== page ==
Back to School, Back to School
January 11, 2011

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Thanks, guys, for the wonderful comments on yesterday’s guest post from Kailey. I was especially interested in the discussion between Elizabeth, Danielle, Karen, and Kate—check out that train if you have a second.

Right now, I’m blogging from the main student lounge in Alfred Lerner Hall, the student center on Columbia University’s campus. I’m wrapped in a sweater and curled up around my laptop, and I’m sipping a big cup of tea. I look exactly the way I looked during any given free hour six years ago, when I was an undergrad here at Columbia (disregarding a grey hair or two).

It’s never been hard for me to hurl myself into any new project—new job, new school, new friendship—with abandon. This is generally a strength; it allows me to immerse myself in new endeavors without looking back at what I was doing before. It would probably be an overstatement to say that I’m skilled at self-reinvention, but it’s not unfair to say that I’m generally quite focused on the present task at hand, and not preoccupied with my past. For this reason, I’m sometimes prone to forget how much past experiences—be they personal, professional, or academic—actually meant to me.

Prone to forgetting, that is, but also quick to remember. When I walked onto the Columbia campus yesterday morning—and keep in mind that I hadn’t set foot on campus in years, even though it’s a mere forty blocks from me—I was flooded with a mix of nostalgia, excitement, and adoration.

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In fact, I’m pretty sure that my face erupted into a giant, goofy smile, and that I half-skipped across campus. My undergrad years were as bumpy as anyone’s, but I loved Columbia with all of my heart, and I love it still.

With scenery like this—tucked away in the chaos of NYC—how could I not love it?

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That, by the way, is my freshman year dorm. Good times.

I was pretty jittery as the day began, but I calmed down right away when orientation began. The whole thing was organized down to the last detail, and the post-bacc students who led the orientation were ridiculously friendly. It’s a very diverse group of students I’ll be studying with. Among the careers my peers have had before pursuing medicine are video game programmer, guitarist, eating disorder hospital volunteer, carpenter, baseball player (that’s not a joke), literary agent, banker, consultant, paralegal, and assistant to a Hollywood studio exec. And that’s only a handful of what I heard. It’s pretty cool to be embarking on this journey with students who have had some legitimate life experience, just as I have. My advisor is not only head of the post-bacc program, but also an English lit PhD and a member of the Columbia English department faculty, so she and I share a lot of interests. In short, so far, so good.

I’m definitely one of the older students in the post-bacc, and I can already tell that this is something I’ll struggle to accept—especially since my coursework won’t begin in earnest until next fall, and the road after that will be very, very long (depending on how I structure things, I may not begin med school until the fall of 2014). I’ve always been relatively young for the things I was doing professionally, and in some ways that’s given me a smugness about my own precocity. But I’m not seventeen anymore, and it’s time for me to stop attaching my sense of self worth to my youth. If I’m going to pursue a career in medicine, I’ll need to accept right now that I’m doing it a little later than most people who do it, and I won’t be less of a doctor for that reason (all of you who’ve written to me with stories of family or friends who went back to school later in life, feel free to reiterate those stories to me).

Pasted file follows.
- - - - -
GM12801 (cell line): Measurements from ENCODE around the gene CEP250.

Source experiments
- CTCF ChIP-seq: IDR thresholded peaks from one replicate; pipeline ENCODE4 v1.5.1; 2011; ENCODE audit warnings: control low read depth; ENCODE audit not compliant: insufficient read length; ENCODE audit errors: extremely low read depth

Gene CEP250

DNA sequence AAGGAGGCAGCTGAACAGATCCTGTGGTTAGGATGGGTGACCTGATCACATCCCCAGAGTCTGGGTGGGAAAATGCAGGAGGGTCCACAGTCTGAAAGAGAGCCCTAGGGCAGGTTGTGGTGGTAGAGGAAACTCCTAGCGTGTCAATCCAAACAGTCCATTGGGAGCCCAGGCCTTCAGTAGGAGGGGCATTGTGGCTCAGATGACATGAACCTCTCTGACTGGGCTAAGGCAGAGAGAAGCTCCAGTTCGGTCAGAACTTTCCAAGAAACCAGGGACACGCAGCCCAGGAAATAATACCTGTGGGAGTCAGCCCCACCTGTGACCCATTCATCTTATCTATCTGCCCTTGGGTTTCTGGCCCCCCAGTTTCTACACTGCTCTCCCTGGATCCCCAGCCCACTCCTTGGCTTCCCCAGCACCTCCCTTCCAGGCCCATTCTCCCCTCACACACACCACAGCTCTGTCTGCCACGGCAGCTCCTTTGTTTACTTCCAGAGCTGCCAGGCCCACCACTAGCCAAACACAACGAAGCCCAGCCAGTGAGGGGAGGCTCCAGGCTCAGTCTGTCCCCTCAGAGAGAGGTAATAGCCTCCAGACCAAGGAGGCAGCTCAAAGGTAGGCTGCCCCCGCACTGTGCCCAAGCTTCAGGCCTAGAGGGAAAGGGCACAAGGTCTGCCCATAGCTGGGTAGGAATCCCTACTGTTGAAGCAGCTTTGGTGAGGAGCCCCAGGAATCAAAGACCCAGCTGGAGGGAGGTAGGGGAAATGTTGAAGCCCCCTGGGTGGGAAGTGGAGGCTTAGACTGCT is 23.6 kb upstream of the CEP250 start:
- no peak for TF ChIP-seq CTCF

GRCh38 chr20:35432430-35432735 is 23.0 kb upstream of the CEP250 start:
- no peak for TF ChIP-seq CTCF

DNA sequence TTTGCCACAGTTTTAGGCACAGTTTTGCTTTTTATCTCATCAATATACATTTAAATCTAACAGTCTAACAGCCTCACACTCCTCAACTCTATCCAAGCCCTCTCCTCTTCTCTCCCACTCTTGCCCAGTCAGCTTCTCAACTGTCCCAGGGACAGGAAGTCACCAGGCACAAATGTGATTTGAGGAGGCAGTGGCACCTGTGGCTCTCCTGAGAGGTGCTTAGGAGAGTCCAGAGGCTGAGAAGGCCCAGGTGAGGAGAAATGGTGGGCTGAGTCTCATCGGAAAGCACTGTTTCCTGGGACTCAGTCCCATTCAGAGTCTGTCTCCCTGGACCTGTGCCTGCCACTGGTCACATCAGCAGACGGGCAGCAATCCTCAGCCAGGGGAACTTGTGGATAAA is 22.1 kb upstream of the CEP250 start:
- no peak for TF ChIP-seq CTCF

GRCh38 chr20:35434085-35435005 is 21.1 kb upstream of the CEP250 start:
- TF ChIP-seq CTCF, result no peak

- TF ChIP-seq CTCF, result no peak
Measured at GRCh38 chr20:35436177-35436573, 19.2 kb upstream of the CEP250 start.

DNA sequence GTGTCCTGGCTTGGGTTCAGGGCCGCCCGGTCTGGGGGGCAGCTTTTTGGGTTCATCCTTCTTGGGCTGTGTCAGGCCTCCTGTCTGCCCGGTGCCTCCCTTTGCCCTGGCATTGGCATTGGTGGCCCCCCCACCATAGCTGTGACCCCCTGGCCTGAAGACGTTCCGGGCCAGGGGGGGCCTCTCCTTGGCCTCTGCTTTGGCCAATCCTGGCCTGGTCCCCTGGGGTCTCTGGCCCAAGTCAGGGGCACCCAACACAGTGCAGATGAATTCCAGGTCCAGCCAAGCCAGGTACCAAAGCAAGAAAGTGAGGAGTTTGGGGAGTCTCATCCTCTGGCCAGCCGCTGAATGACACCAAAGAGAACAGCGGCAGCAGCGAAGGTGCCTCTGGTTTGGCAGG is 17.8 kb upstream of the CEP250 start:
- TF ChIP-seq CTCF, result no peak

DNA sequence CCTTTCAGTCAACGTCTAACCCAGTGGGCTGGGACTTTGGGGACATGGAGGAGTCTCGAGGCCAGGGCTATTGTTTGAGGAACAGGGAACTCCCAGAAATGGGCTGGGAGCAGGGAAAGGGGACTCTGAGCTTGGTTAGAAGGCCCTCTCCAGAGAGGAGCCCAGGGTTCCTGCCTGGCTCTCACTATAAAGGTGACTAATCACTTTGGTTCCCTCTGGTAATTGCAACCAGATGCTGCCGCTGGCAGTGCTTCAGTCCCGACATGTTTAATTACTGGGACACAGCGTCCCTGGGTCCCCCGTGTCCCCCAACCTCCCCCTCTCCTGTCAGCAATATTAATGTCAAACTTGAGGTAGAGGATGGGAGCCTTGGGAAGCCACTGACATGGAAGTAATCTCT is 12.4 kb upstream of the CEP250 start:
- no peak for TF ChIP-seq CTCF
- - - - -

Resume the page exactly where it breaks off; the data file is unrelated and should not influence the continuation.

The day was full of seminars on time management (not exactly a revelation, but welcome nonetheless), stress management (always welcome), and financial aid planning (grim, but useful). In between, we were served breakfast and lunch. I’m sorry to say that neither meal was vegan friendly! The breakfast buffet was a spread of pastries and muffins, and lunch did have a vegetarian option, but it was roast veggies on a wrap that I wasn’t sure was actually vegan, along with chips and a brownie. Perhaps this is all evidence of why the medical world needs a lady like me? 😉 Anyway, for this reason, I was glad that I’d eaten breakfast at home, and packed some Gena-friendly fare for lunch (a giant salad and dressing).

Today, knowing I’d be back on campus for placement tests and advising, I decided I’d once again to pack something fresh, raw, and healthy for lunch. I was craving a raw burger, but worried about not having the time to dehydrate anything. It then occurred to me that, if I’m going to be a student again, I’ll need to get used to packing lunch quickly, and I decided to try my hand at a dehydrator free raw burger. This quick, tasty concoction was the result!

Quick n’ Easy Dehydrator Free Raw Burgers (yields 3-4)

1 1/2 cup walnuts
1 Portobello mushroom, loosely chopped (sub cremini or white if you need to)
1 large carrot, chopped
1 tbsp dijon mustard
1/2 clove garlic, minced (optional)
1 tbsp tamari (I used low sodium)
2 pitted dates
Salt and pepper to taste

1) Begin by putting all the walnuts in a food processor and grinding finely.

2) Next, add the mushroom, carrots, mustard, garlic, tamari, salt and pepper, and dates in the processor, and pulse.

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You want a texture that’s uniform but still a little chunky.

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3) Shape the mixture into 3 or 4 burgers. If it’s very sticky, just relax: it’ll toughen up a bit in the fridge.

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I cut up a burger and stuffed it into a chard leaf. This is an idea that struck me last week in D.C., when—inspired by my raw banana breakfast sushi—I used a chard leaf to wrap up one of Dreena’s leftover mushroom pecan burgers for lunch, like so: